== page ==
Wednesday, May 31, 2006


Is Tim O'Reilly Evil?

Was reading Matt Asay's blog here when he mentioned that O'Reilly media is off trademarking terms in order to cause harm to others.

I recently bought Phil Windley's book on Digital Identity but now am lugging it back to the store as I refuse to buy any book they publish until they see the error of their ways...

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Tuesday, May 30, 2006


Enterprise Architecture: Pay attention to these web 2.0 sites

Many of us enterprisey folks are busy shutting down internal conversations by circulating industry analyst reports that don't show the entire picture. Imagine the day when industry analyst reports contain recommendations that include non-commercial open source software next to proprietary closed source offerings. Hopefully though enterprise architects are smart enough to figure out on their own what is missing and have looked at viable candidates in the portal space such as Liferay Enterprise Portal.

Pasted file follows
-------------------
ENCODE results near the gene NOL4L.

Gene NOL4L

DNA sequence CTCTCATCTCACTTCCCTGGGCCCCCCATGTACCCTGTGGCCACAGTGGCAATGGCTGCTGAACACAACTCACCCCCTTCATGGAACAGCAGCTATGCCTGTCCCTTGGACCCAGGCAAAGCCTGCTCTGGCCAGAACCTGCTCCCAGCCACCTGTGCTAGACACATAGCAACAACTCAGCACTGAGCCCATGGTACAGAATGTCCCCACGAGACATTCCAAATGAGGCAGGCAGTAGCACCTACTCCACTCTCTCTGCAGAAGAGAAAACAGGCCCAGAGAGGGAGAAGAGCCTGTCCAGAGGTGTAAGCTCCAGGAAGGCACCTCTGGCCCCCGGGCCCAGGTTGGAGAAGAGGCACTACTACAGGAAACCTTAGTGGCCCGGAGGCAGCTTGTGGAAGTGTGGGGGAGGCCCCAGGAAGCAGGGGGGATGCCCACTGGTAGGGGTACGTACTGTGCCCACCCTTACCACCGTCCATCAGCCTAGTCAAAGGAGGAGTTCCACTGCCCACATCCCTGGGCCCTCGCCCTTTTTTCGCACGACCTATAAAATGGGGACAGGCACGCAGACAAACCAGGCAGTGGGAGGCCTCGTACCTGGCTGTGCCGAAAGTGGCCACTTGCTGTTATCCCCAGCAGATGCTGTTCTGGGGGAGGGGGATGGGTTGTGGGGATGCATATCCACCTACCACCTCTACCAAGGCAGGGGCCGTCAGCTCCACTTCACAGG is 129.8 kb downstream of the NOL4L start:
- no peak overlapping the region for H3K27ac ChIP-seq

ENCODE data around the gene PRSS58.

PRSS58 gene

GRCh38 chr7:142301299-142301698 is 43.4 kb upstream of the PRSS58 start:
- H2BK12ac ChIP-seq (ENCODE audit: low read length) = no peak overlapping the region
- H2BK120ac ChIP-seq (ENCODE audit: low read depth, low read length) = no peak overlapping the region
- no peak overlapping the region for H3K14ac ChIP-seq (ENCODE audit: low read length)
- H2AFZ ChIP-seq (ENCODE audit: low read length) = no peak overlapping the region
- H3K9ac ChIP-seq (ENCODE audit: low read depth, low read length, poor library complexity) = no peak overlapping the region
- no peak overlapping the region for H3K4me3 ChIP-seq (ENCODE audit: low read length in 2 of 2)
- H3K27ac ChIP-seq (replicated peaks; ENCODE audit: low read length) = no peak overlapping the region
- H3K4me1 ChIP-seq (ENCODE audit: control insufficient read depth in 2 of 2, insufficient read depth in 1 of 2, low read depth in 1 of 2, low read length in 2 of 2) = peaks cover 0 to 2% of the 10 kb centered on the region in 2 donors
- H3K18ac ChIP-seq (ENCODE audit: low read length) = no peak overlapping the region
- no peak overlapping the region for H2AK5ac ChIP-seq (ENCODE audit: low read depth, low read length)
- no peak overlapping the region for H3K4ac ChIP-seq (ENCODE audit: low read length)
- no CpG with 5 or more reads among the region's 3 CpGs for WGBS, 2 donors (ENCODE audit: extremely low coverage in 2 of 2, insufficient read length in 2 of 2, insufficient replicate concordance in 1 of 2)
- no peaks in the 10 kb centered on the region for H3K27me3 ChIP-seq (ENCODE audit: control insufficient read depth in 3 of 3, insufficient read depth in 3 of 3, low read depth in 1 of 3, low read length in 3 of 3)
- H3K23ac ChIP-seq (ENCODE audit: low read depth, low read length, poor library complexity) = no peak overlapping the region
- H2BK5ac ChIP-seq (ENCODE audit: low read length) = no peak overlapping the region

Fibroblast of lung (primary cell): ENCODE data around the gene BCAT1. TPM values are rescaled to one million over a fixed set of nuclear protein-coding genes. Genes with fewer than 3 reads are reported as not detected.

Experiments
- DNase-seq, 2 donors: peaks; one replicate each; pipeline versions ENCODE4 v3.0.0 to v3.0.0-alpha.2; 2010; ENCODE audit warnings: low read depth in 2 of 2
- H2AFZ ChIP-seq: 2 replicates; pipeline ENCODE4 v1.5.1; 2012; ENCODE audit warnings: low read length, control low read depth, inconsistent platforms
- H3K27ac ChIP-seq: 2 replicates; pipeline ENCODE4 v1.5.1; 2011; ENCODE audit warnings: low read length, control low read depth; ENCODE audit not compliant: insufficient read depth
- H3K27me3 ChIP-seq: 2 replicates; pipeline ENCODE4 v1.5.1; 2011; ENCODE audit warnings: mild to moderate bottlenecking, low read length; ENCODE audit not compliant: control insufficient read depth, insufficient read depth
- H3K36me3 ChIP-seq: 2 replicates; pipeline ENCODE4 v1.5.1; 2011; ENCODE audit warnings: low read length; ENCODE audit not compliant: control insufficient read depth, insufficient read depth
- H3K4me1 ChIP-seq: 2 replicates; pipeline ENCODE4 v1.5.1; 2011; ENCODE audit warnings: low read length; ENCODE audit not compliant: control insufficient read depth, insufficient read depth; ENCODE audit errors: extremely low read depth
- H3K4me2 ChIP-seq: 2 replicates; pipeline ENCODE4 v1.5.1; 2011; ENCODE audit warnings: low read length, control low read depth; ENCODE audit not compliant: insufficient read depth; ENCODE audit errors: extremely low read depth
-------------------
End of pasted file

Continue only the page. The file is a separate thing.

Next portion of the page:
I wonder though if folks within the enterprise start adopting open source portals and enterprise service bus products such as ServiceMix are they stuck in 1.0 land...

Web 2.0 for the most part eschews portals which puts many of the large software vendors in a dilemma since they really can't do chock-a-block eye candy Powerpoint presentations for all the folks in the enterprise who don't do their own homework. Anyway, for those that do, I figured I would construct a list of some useful web 2.0 sites that are worthy of enterprise attention.

Basecamp is a unique project collaboration tool. Projects don't fail from a lack of charts, graphs, or reports, they fail from a lack of communication and collaboration. Basecamp makes it simple to communicate and collaborate on projects.

Central Desktop
Central Desktop is ideal for teams and businesses that operate in distributed locations or virtual office environments.

30 boxes
Shared public calendaring system that demostrates advanced using of AJAX.

James Governor of Redmonk fame turned me onto this site. Imagine being able to build database applications via a browser.